Of course, a great
deal of the attraction lies in the association of danger, but I am convinced
that in no small degree it may also be ascribed to the instinctive revulsion
of feeling which most people cannot repress at the sight of a reptile.
common prejudice in favor of using feet as a means of progression is not
to be dated from the "Trilby " craze. The mere fact that the Enemy of Mankind
is referred to as a serpent in the very earliest historical records sufficiently
indicates that in man there has always been a certain inherent loathing
of snakes and other go-by-grounds.
When therefore we see, in
public exhibitions, men, women, and even children winding snakes of many
varieties around them with a fearless familiarity, the first thought that
occurs to the spectator is one of astonishment that the performer can bring
himself to " touch" them.
repugnance which one not unnaturally feels towards snakes is, however,
insignificant: as compared with the danger which the performer runs in
placing himself at the mercy of a number of reptiles, the least of which
would be able to destroy him.
In the photographs which
accompany this article the dangerous experiments which constitute a snake-charmer's
performance are very accurately represented. Captain DeVoy and his little
daughter, Lottie, who is but eleven years of age, kindly consented to reproduce
the items of an entire performance, so that we might secure this series
of interesting photographs for the benefit of the readers of this magazine;
and they may be accepted as accurately depicting the exact performance
which the father and daughter are at present giving at various places of
public amusement throughout the country.
pictures acquire an added interest from the association of a child with
such an entertainment; and it is interesting to note that not only has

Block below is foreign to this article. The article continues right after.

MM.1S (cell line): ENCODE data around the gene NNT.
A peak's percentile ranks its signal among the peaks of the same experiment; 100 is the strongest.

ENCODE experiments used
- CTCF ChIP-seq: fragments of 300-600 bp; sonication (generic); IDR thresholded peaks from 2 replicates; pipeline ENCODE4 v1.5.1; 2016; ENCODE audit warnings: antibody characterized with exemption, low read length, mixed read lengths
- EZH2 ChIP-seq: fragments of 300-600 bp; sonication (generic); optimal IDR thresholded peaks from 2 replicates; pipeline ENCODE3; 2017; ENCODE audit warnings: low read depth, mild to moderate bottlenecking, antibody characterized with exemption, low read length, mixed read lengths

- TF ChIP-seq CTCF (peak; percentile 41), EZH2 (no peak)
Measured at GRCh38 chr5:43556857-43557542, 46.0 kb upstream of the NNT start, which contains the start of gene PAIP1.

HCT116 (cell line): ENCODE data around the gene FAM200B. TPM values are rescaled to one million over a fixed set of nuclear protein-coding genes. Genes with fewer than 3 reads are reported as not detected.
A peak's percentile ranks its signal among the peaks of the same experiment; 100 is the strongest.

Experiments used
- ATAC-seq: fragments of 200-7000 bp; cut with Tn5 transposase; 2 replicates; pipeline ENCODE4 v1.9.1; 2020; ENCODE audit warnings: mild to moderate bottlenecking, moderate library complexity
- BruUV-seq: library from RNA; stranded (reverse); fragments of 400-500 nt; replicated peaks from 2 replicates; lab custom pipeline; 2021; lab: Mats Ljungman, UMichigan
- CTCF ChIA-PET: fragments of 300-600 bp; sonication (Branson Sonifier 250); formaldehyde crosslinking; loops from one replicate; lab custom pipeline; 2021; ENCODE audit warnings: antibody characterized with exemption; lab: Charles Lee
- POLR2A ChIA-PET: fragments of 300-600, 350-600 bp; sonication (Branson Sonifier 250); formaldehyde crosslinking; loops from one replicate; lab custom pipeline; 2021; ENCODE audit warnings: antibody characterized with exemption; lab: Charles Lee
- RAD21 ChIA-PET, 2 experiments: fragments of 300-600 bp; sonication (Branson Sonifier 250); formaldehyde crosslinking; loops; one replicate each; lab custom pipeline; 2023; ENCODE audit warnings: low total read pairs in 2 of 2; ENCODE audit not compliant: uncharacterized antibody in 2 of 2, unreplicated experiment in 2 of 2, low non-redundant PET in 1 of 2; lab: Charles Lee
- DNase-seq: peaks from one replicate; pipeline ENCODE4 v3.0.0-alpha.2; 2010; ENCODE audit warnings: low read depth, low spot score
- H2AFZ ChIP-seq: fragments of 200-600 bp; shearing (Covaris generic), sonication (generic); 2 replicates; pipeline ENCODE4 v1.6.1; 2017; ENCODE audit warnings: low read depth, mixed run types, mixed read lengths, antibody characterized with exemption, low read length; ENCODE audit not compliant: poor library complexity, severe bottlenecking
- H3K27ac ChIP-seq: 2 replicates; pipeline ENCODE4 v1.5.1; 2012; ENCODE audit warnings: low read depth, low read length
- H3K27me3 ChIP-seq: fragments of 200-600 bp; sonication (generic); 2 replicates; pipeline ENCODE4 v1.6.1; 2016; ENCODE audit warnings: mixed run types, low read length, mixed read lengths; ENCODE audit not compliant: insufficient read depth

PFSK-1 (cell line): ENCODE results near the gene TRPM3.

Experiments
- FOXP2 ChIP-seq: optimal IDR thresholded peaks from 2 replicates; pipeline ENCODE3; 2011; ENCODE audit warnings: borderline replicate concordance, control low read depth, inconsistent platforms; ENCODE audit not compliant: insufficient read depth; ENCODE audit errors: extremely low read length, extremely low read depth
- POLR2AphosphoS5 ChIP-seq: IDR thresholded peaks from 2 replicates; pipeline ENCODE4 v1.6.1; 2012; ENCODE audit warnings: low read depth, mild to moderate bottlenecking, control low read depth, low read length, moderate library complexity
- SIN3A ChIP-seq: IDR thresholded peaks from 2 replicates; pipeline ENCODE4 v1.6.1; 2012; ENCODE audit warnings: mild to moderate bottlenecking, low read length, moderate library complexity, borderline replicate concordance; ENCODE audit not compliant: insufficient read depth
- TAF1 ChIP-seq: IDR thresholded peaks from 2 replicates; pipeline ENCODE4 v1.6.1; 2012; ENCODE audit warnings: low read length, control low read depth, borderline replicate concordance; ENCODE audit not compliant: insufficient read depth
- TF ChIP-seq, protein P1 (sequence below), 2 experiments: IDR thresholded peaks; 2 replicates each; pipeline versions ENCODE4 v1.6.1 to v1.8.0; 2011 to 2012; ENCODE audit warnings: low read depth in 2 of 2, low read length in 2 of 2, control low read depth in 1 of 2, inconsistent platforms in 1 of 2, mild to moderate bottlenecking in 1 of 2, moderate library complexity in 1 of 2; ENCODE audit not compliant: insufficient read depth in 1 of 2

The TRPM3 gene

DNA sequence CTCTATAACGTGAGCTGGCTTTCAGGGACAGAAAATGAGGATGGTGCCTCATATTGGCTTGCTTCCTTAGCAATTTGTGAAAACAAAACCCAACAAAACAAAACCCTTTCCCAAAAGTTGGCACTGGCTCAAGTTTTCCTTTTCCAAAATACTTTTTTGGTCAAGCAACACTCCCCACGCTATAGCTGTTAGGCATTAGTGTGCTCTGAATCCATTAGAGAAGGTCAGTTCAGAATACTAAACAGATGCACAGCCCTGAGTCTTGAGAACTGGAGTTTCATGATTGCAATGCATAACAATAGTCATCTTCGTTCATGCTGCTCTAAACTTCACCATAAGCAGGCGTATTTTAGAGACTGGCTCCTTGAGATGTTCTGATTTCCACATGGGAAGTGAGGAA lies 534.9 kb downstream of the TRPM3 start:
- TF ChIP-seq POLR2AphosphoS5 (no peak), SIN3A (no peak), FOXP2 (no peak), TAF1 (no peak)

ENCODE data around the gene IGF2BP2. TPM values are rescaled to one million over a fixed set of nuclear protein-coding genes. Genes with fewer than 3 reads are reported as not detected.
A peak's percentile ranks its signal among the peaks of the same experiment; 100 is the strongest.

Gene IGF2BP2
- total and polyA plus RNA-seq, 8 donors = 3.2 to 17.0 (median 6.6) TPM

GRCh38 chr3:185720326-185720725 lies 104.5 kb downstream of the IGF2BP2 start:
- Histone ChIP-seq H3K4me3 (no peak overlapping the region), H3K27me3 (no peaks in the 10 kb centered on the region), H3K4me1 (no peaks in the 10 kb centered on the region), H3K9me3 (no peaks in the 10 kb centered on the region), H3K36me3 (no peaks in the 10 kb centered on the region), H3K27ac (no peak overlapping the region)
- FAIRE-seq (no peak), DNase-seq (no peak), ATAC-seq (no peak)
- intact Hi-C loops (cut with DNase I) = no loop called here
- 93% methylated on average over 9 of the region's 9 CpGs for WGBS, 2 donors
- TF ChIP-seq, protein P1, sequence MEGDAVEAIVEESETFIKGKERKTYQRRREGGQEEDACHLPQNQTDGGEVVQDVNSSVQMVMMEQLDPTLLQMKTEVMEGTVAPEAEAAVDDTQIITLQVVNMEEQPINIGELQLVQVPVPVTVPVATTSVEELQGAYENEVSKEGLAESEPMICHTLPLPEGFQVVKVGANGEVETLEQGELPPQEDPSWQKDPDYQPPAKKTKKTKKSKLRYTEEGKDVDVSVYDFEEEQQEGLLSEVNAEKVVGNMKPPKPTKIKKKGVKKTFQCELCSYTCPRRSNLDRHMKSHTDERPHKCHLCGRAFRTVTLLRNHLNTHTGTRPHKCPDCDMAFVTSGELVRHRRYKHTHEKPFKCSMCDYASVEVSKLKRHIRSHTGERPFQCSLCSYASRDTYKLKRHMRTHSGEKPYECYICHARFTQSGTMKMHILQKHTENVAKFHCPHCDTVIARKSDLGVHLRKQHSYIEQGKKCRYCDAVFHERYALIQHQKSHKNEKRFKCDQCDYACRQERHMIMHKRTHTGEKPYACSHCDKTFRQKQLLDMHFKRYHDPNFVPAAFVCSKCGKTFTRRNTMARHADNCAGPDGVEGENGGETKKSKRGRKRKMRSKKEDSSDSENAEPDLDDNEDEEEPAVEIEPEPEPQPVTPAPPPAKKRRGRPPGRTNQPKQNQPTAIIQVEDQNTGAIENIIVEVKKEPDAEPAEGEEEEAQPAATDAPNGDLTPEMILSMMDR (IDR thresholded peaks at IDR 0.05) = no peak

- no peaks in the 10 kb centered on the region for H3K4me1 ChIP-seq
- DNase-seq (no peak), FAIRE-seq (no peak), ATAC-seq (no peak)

Captain De Voy's daughter no fear of her weird playmates, but she actually
enjoys the performance which enables her to fondle them.
Captain De Voy has been associated
with these entertainments for nearly sixteen years. His wife was a well-known
snake-charmer under the stage name Mlle. Onzalu, and for her he used to
tame and train the snakes before she performed with them. The particulars
given in this article have been furnished by Captain De Voy, who very frankly
and courteously consented to afford me every information in his power.
Many people have the impression
that snakes, before being used by a snake-charmer in performance, are drugged,
or by some other means rendered harmless. This, however, is quite a mistake.
The snake-charmer who wants to make a purchase for the purposes of his
performance goes to Jamrach's, or some other well-known emporium, and handles
the snake he fancies, there and then, exactly as it has arrived in its
wild untamed condition.
The "knack" of snake manipulation
is to catch the reptile by the head and the tail. By holding the head the
snake is unable to bite, and unless the tail is free, it is unable to exert
its powers of crushing. The snake-charmer in these earlier stages of acquaintanceship
also adopts the precaution of wearing stout leather gloves.
in captivity evince much intelligence, and their tameness is in no small
degree a lively sense of favors to come. They soon appear to realize that
from their trainer alone is to be expected not only food, but what is in
more constant request, the warmth which is essential to their existence.
They must be kept in a temperature of from 70° to 80°, and this
is effected by wrapping them in blankets surrounded by hot-water pipes.
Their feeding is a leisurely
process, as there is an interval of four weeks between each meal! In a
natural state the interval is a much lengthier one, but then the meal is
vulgarized into a veritable gorge.
The etiquette–or the exigencies–of
a professional career causes the snake to approximate to more civilized
habits. But the snake even in its tamed state is never civilized to the
point of appreciation of prepared food, and insists on a menu of live rabbits,
rats, mice, or fowl.
These it eyes with a critical